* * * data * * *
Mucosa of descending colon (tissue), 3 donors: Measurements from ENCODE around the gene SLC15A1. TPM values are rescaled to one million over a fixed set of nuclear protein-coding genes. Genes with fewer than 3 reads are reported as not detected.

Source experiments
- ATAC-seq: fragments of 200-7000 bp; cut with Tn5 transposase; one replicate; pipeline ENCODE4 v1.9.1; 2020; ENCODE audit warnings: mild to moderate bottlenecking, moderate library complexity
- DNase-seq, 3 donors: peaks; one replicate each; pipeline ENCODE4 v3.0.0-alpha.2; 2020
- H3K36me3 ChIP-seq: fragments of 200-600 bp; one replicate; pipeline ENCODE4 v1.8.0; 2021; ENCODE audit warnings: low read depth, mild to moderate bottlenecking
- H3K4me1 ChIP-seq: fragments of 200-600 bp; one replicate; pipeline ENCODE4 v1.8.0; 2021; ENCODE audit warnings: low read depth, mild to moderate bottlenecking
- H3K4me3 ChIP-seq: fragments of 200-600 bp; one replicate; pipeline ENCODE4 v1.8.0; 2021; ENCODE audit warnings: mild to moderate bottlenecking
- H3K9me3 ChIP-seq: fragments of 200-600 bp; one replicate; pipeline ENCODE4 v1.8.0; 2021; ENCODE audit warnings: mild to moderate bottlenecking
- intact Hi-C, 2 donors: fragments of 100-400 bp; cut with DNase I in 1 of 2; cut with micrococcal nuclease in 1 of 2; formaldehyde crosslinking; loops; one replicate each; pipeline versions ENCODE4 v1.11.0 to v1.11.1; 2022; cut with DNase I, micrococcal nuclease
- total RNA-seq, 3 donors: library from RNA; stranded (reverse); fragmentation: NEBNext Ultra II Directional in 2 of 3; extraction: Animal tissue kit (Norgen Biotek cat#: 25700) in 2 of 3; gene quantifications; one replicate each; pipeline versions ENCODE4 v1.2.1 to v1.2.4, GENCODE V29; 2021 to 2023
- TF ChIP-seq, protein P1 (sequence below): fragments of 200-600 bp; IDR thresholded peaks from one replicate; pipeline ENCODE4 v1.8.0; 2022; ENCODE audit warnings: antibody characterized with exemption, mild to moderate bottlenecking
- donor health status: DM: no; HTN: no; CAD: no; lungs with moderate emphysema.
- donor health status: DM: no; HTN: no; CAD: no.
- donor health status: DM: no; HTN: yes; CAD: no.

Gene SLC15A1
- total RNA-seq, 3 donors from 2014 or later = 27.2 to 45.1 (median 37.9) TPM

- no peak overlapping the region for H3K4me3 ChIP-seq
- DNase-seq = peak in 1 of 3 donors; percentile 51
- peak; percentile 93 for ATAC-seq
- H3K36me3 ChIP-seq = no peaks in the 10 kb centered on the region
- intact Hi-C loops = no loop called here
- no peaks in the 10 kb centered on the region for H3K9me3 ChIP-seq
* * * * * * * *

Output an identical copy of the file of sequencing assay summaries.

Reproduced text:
Mucosa of descending colon (tissue), 3 donors: Measurements from ENCODE around the gene SLC15A1. TPM values are rescaled to one million over a fixed set of nuclear protein-coding genes. Genes with fewer than 3 reads are reported as not detected.

Source experiments
- ATAC-seq: fragments of 200-7000 bp; cut with Tn5 transposase; one replicate; pipeline ENCODE4 v1.9.1; 2020; ENCODE audit warnings: mild to moderate bottlenecking, moderate library complexity
- DNase-seq, 3 donors: peaks; one replicate each; pipeline ENCODE4 v3.0.0-alpha.2; 2020
- H3K36me3 ChIP-seq: fragments of 200-600 bp; one replicate; pipeline ENCODE4 v1.8.0; 2021; ENCODE audit warnings: low read depth, mild to moderate bottlenecking
- H3K4me1 ChIP-seq: fragments of 200-600 bp; one replicate; pipeline ENCODE4 v1.8.0; 2021; ENCODE audit warnings: low read depth, mild to moderate bottlenecking
- H3K4me3 ChIP-seq: fragments of 200-600 bp; one replicate; pipeline ENCODE4 v1.8.0; 2021; ENCODE audit warnings: mild to moderate bottlenecking
- H3K9me3 ChIP-seq: fragments of 200-600 bp; one replicate; pipeline ENCODE4 v1.8.0; 2021; ENCODE audit warnings: mild to moderate bottlenecking
- intact Hi-C, 2 donors: fragments of 100-400 bp; cut with DNase I in 1 of 2; cut with micrococcal nuclease in 1 of 2; formaldehyde crosslinking; loops; one replicate each; pipeline versions ENCODE4 v1.11.0 to v1.11.1; 2022; cut with DNase I, micrococcal nuclease
- total RNA-seq, 3 donors: library from RNA; stranded (reverse); fragmentation: NEBNext Ultra II Directional in 2 of 3; extraction: Animal tissue kit (Norgen Biotek cat#: 25700) in 2 of 3; gene quantifications; one replicate each; pipeline versions ENCODE4 v1.2.1 to v1.2.4, GENCODE V29; 2021 to 2023
- TF ChIP-seq, protein P1 (sequence below): fragments of 200-600 bp; IDR thresholded peaks from one replicate; pipeline ENCODE4 v1.8.0; 2022; ENCODE audit warnings: antibody characterized with exemption, mild to moderate bottlenecking
- donor health status: DM: no; HTN: no; CAD: no; lungs with moderate emphysema.
- donor health status: DM: no; HTN: no; CAD: no.
- donor health status: DM: no; HTN: yes; CAD: no.

Gene SLC15A1
- total RNA-seq, 3 donors from 2014 or later = 27.2 to 45.1 (median 37.9) TPM

- no peak overlapping the region for H3K4me3 ChIP-seq
- DNase-seq = peak in 1 of 3 donors; percentile 51
- peak; percentile 93 for ATAC-seq
- H3K36me3 ChIP-seq = no peaks in the 10 kb centered on the region
- intact Hi-C loops = no loop called here
- no peaks in the 10 kb centered on the region for H3K9me3 ChIP-seq